How To Customize Mason Jars With DIY Lid Inserts
Like basically, oh, everybody who crafts, creates, and saves money with DIY projects, we’re huge fans of a good mason jar project. Whether inside or outside, to show our love or to show our patriotism, for food or for decoration, there really isn’t a material that’s as versatile and adorable. After a while, though, we figured we have to eventually hit the limit of what those little glass jars could do— but we should have had more faith in crafting ingenuity! As Instructables user licheness shows us, there’s a whole part of the mason jar we’ve been ignoring, and paying attention to it opens up a whole world of possibilities: the lid! Check out the lovely, dragonfly-inspired way she’s changing up mason jar lids and opening up how we use those multitasking jars.
We’ve seen projects that use mason jar lids before, and they’ve long been helpful in our cooking, but we’ve never quire seen anything like what this crafter is doing. Rather than simply accepting the lids the way they are, she’s creating her own customized acrylic inserts that make them even-more-perfect for holding flowers, toothbrushes, spices and the like. This project isn’t easy, per se – you do have to use a laser cutter to cut acrylic – but if you have the know-how and the materials, it IS doable. Whether or not you try it yourself, it’s totally inspiring to see how she does it! Here’s how.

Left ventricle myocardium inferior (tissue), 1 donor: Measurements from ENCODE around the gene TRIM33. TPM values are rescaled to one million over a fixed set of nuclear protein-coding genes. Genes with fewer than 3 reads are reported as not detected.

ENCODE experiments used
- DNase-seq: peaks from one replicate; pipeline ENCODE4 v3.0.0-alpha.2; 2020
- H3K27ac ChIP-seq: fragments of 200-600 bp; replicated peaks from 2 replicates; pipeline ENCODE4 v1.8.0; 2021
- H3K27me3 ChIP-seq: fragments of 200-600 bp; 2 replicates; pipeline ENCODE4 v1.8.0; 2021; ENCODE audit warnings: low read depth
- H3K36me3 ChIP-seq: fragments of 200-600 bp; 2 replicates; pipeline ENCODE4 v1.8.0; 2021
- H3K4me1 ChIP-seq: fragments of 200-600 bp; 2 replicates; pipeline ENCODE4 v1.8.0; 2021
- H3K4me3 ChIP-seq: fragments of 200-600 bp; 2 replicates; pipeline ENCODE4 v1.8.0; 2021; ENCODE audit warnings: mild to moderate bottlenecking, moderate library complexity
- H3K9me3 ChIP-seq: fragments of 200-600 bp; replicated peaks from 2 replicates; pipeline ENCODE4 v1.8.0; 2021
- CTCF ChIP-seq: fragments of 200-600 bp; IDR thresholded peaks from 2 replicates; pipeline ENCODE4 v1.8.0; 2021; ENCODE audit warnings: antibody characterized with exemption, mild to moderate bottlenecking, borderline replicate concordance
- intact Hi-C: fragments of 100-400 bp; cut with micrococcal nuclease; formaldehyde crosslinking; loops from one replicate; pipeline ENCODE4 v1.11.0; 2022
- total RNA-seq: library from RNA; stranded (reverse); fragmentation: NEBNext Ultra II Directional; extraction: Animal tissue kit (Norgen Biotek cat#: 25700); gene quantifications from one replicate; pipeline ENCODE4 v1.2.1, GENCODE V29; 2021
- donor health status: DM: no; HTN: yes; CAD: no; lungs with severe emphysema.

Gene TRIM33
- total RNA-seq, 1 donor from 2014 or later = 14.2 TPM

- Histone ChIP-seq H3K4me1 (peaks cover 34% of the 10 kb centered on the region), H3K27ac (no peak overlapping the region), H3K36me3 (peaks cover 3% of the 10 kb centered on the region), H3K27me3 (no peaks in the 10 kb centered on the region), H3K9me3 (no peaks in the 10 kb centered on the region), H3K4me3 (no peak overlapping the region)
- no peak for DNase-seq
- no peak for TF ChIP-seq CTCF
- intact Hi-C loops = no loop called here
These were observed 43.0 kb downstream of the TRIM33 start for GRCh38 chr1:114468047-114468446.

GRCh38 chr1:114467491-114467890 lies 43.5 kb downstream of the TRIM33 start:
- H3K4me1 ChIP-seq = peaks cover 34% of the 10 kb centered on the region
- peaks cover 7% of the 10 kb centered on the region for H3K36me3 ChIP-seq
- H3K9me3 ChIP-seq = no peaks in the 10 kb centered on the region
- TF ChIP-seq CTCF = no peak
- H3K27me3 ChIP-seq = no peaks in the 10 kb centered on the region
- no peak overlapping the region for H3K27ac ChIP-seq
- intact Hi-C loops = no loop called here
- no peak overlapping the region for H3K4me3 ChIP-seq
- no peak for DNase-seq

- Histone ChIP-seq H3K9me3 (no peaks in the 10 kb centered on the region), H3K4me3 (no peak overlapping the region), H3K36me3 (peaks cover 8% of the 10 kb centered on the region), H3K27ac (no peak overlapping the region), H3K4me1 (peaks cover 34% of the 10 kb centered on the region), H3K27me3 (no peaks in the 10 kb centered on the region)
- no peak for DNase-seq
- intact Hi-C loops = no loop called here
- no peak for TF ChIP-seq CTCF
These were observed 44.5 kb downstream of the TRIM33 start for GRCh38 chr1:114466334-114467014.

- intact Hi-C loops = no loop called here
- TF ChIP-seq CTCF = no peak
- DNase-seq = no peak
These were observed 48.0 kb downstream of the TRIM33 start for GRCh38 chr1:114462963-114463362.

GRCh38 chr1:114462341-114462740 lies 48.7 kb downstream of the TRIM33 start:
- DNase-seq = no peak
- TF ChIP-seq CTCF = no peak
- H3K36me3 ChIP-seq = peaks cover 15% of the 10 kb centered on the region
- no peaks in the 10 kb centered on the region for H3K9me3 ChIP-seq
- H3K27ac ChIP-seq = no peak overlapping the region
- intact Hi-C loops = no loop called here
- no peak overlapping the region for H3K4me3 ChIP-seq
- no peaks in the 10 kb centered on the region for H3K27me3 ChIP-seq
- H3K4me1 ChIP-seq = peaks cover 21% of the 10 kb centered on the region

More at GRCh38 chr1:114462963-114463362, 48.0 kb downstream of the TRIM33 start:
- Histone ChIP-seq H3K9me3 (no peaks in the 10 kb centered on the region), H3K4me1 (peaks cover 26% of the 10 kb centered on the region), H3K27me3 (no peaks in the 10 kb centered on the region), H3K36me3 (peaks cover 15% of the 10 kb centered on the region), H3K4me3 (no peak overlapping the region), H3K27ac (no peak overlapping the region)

MASON JAR LID INSERTS
- Mason jars, in various sizes with common lid sizes
- Corrugated cardboard
- ⅛-inch acrylic sheet
- Laser cutter
- CorelDRAW design file, for dragonfly wing mason jar lids
Find the full instructions at Instructables
CorelDRAW is the computer program licheness uses to turn her beloved dragonfly design into a pattern on the cardboard . . .
. . . which she then turns into a prototype, making sure it works and fits in the mason jar lid rings!
Once the prototypes are proved to work, the laser cutter cuts the acrylic, and voila!
Then, the lids get put to work! The clear acrylic make them perfect for easily viewing the contents, and the holes make them perfect for accessing those contents . . .
. . . or simply holding things like toothbrushes in a pretty manner, or protecting your drink while you enjoy it with a straw.
For such an impressive project, it’s pretty simple if you have the tools and the know-how. And you can’t argue with those results!
So what do you think? How would you adapt your mason jar lids if you could? Do you think you’ll find a way to make this project yourself?